I am engineer brain. I am rational. I am above this kind of crap. I am cold. I am zero and one. I am technology. I am circuits and networks and routers and switches. Except I am not.

I am not. I've been denying this part of me for 37 long cold years. I have been ignoring what my English teacher told me. I have been burying my head in the sand. I have been in denial. And I am silly.

Being creative isn't a bandwagon. It isn't an excuse. It isn't a badge to wear. It's who I am. With all my stupid empathetic loving too much drifting into words insanity. Being creative is what I am. As intrinsic to my core of being as breathing or eating or being warm. It's my life blood, the thing that keeps my heart reaching and beating. It's what makes me see. What makes me hear. It's what makes the word rush out of me, falling into the page in perfect order and perfect rythmn. It's what makes me cry at sunsets. It's what makes me stop at the top of a hill and wait until the twilight has fallen around me. It's what makes me love my other half until I wake every morning bereft again that he has left me. Again.

It is intensity.

My autism takes so much away from me. But in this? It gives. I am light. I am love. I am empathy. I am the cold dark moon and the sunrise that you will never forget for as long as you live. I wouldn't swap it for the world.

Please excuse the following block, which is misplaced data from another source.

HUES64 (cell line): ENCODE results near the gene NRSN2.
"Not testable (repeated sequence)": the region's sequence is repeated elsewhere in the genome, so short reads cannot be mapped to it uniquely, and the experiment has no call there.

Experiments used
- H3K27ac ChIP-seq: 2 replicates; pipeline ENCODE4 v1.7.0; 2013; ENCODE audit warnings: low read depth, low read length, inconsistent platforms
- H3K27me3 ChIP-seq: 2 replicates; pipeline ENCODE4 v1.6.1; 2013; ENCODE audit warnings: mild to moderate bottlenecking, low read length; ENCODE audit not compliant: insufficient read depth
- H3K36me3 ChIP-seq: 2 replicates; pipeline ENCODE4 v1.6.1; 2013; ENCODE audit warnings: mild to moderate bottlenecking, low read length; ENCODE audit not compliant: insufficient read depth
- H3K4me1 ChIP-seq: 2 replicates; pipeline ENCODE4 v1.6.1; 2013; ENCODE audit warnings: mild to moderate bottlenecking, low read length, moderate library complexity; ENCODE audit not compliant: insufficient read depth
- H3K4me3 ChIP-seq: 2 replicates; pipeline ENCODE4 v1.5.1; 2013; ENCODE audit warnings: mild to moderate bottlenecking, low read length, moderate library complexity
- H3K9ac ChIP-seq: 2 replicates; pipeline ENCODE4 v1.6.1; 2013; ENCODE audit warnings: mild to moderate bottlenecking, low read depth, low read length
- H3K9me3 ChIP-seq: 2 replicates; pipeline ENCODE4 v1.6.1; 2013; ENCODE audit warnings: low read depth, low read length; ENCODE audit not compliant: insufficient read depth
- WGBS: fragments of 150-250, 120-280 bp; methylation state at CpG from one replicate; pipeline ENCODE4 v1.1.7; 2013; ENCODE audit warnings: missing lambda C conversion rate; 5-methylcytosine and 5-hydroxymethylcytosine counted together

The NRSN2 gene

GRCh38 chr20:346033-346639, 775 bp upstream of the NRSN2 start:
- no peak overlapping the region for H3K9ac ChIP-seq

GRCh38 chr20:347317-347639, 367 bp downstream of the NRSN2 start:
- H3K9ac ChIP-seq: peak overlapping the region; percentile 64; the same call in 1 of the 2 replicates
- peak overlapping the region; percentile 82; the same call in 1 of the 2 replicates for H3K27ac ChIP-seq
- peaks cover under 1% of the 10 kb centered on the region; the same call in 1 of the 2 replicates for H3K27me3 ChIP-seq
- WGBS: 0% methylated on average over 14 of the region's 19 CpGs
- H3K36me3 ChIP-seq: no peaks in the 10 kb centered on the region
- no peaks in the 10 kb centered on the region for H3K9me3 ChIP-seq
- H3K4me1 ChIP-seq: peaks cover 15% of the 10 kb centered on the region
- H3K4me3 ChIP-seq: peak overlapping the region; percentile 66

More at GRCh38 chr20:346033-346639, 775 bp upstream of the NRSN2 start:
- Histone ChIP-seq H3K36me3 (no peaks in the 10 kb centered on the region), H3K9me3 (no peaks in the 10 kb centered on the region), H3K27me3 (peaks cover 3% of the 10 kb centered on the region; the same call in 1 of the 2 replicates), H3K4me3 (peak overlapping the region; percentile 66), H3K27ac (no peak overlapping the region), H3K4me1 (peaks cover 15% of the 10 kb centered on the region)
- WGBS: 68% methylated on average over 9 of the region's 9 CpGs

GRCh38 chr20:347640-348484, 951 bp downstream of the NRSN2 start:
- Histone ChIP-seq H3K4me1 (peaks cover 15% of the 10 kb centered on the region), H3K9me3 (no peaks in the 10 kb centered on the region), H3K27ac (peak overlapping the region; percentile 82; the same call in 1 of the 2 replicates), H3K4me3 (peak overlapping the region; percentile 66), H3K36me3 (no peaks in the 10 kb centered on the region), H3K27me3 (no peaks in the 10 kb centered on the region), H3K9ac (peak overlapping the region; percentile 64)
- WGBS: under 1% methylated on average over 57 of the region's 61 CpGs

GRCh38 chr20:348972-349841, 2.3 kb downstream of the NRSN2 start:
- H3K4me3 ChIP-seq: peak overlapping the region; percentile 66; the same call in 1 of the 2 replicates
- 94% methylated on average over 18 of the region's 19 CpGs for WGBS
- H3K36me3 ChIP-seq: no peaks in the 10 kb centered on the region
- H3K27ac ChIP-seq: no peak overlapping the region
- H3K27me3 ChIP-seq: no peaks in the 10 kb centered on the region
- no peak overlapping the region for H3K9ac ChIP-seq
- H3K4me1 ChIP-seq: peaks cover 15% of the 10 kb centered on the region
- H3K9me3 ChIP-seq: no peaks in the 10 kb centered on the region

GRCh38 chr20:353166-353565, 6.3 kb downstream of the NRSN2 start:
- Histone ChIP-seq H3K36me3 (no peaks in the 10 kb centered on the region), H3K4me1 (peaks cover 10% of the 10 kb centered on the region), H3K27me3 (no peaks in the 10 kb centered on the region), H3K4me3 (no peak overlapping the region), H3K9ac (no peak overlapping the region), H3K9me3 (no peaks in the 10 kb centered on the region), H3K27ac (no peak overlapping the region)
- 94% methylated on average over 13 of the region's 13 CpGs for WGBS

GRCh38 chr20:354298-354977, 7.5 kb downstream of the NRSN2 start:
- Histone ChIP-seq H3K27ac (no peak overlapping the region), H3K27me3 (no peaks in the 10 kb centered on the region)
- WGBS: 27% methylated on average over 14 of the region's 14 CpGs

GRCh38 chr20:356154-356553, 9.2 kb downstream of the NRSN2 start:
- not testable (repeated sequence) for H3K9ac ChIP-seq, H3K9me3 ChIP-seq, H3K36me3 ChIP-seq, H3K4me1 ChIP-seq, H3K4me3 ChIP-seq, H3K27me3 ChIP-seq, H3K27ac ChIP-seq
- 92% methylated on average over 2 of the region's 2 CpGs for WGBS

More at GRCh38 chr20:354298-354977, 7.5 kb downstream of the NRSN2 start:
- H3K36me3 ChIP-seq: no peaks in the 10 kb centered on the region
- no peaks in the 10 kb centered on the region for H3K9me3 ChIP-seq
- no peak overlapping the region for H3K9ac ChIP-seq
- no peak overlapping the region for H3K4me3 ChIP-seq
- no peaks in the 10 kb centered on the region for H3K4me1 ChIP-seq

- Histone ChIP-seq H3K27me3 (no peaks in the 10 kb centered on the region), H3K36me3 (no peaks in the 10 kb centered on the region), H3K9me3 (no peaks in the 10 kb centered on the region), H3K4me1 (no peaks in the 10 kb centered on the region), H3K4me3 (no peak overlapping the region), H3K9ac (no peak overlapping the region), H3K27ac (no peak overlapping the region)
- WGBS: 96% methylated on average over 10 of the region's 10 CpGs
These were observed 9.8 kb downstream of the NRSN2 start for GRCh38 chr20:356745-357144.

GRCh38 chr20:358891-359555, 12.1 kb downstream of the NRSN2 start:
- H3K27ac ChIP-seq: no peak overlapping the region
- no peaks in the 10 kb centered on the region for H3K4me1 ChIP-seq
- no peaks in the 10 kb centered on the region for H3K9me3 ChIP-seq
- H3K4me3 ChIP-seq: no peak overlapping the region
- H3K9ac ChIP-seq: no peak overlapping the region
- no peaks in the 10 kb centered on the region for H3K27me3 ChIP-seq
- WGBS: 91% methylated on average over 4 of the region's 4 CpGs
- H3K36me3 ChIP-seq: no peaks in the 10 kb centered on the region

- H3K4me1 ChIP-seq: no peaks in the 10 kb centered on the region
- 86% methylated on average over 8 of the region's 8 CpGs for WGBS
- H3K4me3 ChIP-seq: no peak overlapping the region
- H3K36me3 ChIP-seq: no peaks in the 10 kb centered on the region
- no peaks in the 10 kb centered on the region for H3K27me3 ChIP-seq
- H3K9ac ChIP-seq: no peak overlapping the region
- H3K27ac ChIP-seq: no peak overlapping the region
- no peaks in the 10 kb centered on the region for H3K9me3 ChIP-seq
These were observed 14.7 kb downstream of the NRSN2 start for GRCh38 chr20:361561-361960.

Saturday, 26 December 2015

Merry Xmas from the Invisibles

Hi. I'm an adult with autism.

I magically become invisible at Xmas. Did you know that? My autism is magically erased. Come the chime of midnight 24th all adults are magically cured - until December 27th. Then we magically appear again.

I could forgive this erasure if the same charities managed somehow to realise that New Year might be as stressful for adults with autism as Xmas is for children. But no. No. Then the thoughts turn to how children will deal with all the fireworks at midnight. Nery a thought is given for the half of the 1% who are over 18 at this time of year.

I am genuinely baffled. Because if you think Xmas gets easier the second you turn 18, you're sorely mistaken. Some of us have children - yes, that genetically perpetuated link comes from somewhere - and some of us don't. But it's as if we don't. Don't have children and don't have parents. Children and parents who expect things of us. Things we can't be. Things some of us try to be and fail and in the failing feel desolate and alone.

I am on a group on Facebook populated by adult women with Aspergers. You should see that group right now. If you work with or for people with autism you should be in that group already but I'm gonna take a wild punt and say you're not. Because if you were, you'd be changing your happy little messages about how to help little Johnny through Xmas to include big Johnny too. Since it's a private group I can't speak for everyone else. I can only speak for me. I don't like Xmas.

Why don't I like Xmas?

Imagine you have no control over your facial expressions whilst being eagerly watched for your reaction as you open every present.